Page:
Last week the National Skills Coalition launched Voices for Skills, a campaign to raise the voices of working people to educate policymakers and candidates running for office in 2020
about how critical skills training is to 21st century jobs. The campaign collectively amplifies the voices of working
people, students, teachers and business leaders by calling for a national commitment to significantly increase the investment in skills training. During the launch, personal stories were shared by those who have completed a skills training program, including:
- Alicia Waide, a teacher of over 16 years and now a graduate of Catalyte’s software engineering program. Alicia spoke to the audience about the opportunity Catalyte provided her to continue growing her skillset and represent her former students in diverse career pathways.
- Mike Mckeague, a current Superintendent at Holder Construction with aspirations to become a regional superintendent. Mike started off in Holder’s in-house training program as a lineman and was successfully
promoted numerous times while with the company.
- Jeffrey Bond, a support specialist at Philadelphia FIGHT who works with groups of low-income individuals. Jeff recalled his time in the unemployment line before encountering the opportunity to further his experience and transition back into the workforce. He’s since become a passionate advocate for skills training as he believes it is a “mandatory must” that policymakers prioritize these investments to benefit communities across America.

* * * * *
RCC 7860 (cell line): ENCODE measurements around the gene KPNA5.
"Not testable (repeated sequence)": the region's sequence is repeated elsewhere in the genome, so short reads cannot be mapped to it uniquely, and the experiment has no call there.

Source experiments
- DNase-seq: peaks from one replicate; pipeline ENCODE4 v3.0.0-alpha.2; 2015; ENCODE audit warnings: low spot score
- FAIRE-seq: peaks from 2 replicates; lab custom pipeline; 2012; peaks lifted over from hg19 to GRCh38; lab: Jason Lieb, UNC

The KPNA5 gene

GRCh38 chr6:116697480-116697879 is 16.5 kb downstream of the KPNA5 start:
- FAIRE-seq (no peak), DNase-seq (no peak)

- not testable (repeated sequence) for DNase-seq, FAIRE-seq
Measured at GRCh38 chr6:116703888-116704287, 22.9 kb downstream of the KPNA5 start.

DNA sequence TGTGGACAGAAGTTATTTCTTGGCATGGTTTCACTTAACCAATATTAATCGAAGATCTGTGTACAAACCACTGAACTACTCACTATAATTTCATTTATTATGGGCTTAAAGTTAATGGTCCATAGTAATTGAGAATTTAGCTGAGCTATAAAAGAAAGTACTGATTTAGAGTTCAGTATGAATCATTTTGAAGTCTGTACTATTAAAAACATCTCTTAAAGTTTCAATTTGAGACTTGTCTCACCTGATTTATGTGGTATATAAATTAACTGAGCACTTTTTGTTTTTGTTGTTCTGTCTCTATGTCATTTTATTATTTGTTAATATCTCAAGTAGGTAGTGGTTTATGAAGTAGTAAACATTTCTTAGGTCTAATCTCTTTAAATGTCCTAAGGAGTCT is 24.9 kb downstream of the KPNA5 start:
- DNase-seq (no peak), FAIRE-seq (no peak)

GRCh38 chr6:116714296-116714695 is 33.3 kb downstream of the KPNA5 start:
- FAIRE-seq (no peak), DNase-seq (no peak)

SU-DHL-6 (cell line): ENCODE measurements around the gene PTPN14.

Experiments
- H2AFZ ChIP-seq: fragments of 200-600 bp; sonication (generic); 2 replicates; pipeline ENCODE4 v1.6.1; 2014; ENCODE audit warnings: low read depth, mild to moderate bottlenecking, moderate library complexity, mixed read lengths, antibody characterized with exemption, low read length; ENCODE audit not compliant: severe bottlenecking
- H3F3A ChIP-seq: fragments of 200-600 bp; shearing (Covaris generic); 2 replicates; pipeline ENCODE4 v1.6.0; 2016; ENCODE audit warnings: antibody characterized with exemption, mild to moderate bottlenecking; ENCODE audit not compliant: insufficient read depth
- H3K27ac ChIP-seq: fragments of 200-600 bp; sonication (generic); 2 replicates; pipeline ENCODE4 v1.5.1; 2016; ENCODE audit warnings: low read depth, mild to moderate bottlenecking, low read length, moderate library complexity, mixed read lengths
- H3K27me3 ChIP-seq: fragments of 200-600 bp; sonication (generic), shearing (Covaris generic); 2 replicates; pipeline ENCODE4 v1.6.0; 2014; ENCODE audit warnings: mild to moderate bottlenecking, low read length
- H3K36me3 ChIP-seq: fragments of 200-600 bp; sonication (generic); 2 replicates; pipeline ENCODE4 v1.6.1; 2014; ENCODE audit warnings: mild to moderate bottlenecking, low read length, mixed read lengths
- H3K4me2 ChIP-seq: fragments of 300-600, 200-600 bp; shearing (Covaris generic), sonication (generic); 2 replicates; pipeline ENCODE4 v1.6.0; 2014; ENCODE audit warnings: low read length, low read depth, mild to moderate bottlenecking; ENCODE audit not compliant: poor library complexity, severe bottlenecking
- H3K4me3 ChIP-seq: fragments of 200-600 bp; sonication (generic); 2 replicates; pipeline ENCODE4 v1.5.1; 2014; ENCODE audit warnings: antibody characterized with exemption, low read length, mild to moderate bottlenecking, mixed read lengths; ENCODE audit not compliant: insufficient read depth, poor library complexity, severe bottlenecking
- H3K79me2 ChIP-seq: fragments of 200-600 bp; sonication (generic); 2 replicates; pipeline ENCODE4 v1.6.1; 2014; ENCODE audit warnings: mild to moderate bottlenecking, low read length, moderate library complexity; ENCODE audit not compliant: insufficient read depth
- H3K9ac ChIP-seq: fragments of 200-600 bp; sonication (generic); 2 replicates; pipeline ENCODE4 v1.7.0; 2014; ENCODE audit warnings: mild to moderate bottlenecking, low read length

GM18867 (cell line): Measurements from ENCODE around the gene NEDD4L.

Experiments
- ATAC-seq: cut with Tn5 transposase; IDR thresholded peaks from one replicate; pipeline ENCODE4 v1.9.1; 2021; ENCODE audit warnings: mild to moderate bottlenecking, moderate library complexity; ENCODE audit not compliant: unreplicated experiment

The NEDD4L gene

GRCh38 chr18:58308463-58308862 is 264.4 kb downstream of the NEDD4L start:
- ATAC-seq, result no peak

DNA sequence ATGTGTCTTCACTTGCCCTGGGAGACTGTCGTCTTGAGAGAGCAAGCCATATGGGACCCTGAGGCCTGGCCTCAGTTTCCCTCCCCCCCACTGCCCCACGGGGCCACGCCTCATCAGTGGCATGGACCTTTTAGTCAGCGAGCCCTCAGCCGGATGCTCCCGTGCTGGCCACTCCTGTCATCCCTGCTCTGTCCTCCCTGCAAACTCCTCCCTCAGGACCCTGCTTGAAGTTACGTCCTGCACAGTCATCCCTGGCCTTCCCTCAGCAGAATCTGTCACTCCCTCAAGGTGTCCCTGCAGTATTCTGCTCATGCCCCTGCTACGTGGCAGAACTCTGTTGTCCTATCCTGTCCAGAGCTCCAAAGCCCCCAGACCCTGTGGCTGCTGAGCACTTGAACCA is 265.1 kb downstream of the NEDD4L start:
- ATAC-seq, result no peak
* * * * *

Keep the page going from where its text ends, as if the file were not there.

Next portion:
Voices for Skills also presented a discussion between representatives from both sides of the aisle in Michigan – a state that is expected to be highly contested in the 2020 election – on why they continue to be leading champions for skills policy in Congress. Representatives Andy Levin (D-MI) and Paul Mitchell (R-MI) reiterated their commitment to skills training to meet the needs of a 21st century economy, and called upon members of the community (such as businesses, advocacy groups and teachers) to further educate, collaborate and communicate the importance of skills education. Both members also stressed that talks around infrastructure development should increasingly highlight a workforce development component, with congressman Mitchell pointing to his BUILDS ACT — which Advance CTE supports — as a needed step in the right direction.
Jade Richards, Policy Fellow